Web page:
As a teenager, you likely hit up Mom and Dad for money. Maybe you still do that—but as a young adults, you’re also likely to hit them up for money advice, according to two new studies.
Fidelity’s first ever Millennial Money Study reveals that parents rank as the top choice for trusted money advice: 33 percent of the study’s participants (a group comprised of 25-34 year olds with at least one living parent).
Yet almost one in four (23 percent) indicate they trust “no one” when it comes to that topic, making it the second most common response.
There may be some overlap in Fidelity’s findings, as 59 percent consider their parents to be good financial role models. Still there’s a clear split between lending an ear and lending a hand. Many in the Gen Y study say it’s not that hard to get a money talk going with their parents, but almost half (49 percent) acknowledged that they never receive financial advice from their parents.
Part of that may be easy to explain without Fidelity’s help: How many of us tuned out our parents’ advice years ago? That said, some counsel would be especially welcome in the thornier areas of personal finance. Two-thirds of participants (67 percent) haven’t had detailed conversations with their parents about crucial issues such as estate planning, health and elder care, and covering living expenses in retirement.
The Fidelity report comes out just as TIAA-CREF has released its annual Gen Y Advice Matters Survey, which reflects a complementary picture. The results show that adults age 18-34 are more likely than the general population to involve their parents in search of advice (47 percent vs. 19 percent).
Could it be that we really get along better with our parents than Gen Xers, or perhaps even Baby Boomers?
“According to the Pew Research Center, Gen Y and their parents have much less generational conflict than any generation before,” says Amy Podzius, director of the Field Consulting Group at TIAA-CREF. “Frequency of communication and levels of trust between Gen Y and their parents are extremely high. So many see their parents as resources for advice on financial and other matters, and see these conversations as a path to greater independence.”
The TIAA-CREF survey also reveals the changing face of finance in a digital age. This year, 55 percent say that their first choice for receiving financial advice is via face-to-face meetings. Yet that number dropped from 65 percent in 2012, as more Gen Yers continue to select online advice as their first choice.
And here’s a finding that any Money Under 30 reader can appreciate: 79 percent of those surveyed by TIAA-CREF say it would be helpful to have advice that’s customized for their age group. (You can thanks us later.)
Then there’s interpersonal networking. The TIAA-CREF findings show that 70 percent turn to their family and friends, 45 percent look to their employer, and 17 percent turn to social media. Yet there’s not a whole lot of traction among Gen Y and financial advisors. Part of that might involve fears of the costs involved. But it’s also an issue of trust.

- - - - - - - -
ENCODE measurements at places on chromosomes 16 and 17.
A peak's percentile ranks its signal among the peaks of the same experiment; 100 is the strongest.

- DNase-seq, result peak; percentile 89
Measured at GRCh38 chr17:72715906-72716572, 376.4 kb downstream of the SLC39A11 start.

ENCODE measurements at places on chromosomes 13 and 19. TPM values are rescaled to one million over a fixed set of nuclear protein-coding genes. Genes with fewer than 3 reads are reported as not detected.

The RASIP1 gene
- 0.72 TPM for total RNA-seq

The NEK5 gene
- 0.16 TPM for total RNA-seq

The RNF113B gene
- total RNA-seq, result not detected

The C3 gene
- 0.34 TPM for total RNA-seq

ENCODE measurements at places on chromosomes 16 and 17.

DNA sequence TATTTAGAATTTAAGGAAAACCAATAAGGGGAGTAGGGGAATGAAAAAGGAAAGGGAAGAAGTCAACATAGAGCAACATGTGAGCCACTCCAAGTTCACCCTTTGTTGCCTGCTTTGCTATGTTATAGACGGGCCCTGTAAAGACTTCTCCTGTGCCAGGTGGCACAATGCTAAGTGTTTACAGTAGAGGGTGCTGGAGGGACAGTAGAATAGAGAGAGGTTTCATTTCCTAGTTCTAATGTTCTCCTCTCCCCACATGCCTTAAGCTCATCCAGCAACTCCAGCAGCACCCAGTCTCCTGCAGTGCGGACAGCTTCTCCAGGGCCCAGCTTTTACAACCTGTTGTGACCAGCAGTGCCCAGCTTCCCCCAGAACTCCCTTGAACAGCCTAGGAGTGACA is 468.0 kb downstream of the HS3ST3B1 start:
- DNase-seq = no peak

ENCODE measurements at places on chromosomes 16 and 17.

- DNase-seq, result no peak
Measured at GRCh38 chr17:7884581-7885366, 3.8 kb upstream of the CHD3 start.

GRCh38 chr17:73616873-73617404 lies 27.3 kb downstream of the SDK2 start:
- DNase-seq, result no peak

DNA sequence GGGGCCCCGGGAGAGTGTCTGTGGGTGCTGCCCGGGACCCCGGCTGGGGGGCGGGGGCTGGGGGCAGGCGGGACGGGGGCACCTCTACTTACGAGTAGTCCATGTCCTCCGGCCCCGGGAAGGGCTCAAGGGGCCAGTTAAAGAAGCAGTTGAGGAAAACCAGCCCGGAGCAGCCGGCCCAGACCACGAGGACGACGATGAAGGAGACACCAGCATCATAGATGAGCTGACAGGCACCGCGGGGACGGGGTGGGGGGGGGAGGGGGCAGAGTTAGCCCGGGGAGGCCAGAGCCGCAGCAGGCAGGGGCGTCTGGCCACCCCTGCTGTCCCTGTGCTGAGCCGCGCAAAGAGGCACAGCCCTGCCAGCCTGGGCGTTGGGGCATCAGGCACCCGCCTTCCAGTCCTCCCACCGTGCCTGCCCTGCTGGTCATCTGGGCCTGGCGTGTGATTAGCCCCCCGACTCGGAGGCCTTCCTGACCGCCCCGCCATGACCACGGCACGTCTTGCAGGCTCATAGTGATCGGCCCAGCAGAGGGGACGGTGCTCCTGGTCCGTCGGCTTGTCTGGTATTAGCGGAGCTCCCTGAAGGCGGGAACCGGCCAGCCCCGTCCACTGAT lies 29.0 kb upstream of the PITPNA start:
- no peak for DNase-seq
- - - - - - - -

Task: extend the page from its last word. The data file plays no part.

“Few Gen Yers have ever had contact with an advisor, and many are uncertain how that relationship would play out,” Podzius says. “One of our educational videos, “What is a financial advisor? Do I need one?”, already has more than 7,000 views, suggesting that this question is on Gen Y minds. Friends are a valuable resource, but advisors can offer specialized expertise that can help Gen Yers reach their goals faster.”
If one of those goals is retirement, you might be surprised to learn that it already matters to those around you. Fidelity found that nearly half of those surveyed (47 percent) have already started saving for retirement; 43 percent say they have a 401(k), while 23 percent have an IRA.
Both Fidelity and TIAA-CREF offer lots of resources designed to help those in the Money Under 30 cohort. Kathy Murphy, Fidelity’s president of personal investing, has an outstanding post on LinkedIn: “If I Were 22 – Get a Financial Head Start.”
Retirement is just one of the subjects she tackles in the post, where she states: “Time is one of the greatest financial opportunities available—a gift really—to new grads. Those who start saving [for retirement] now are giving themselves a tremendous financial head start.”
Fidelity also has a MyMoney website with tools, videos and resources targeted to people at the early stages of their investing lives. And as for TIAA-CREF, you can check out their website geared toward the needs of young professionals called Starting Your Financial Life. It features the personal stories of young adults embarking of the road to financial health and wealth.
Wherever or however you get your advice, use common sense in making the call. You may love your parents, but if their lives reflect financial chaos, their monetary insights will be dubious at best—unless they share the mistakes they made and how to avoid them. Some of your wealthy friends may fancy themselves as financial whiz kids, but do they spend the dough as fast as they make it? Or have they already become slaves to consumerism and credit card debt?
Oftentimes, the key to the future lies in the past. Look at your parents, and the journey they started before you were born. If they provided well for you, helped you get through college and stewarded their money like a precious resource, then it’s time to go back to school. Open up your laptop and ask them to teach you what they know. When they start speaking, start typing. There will be a test afterwards, and it’s called life.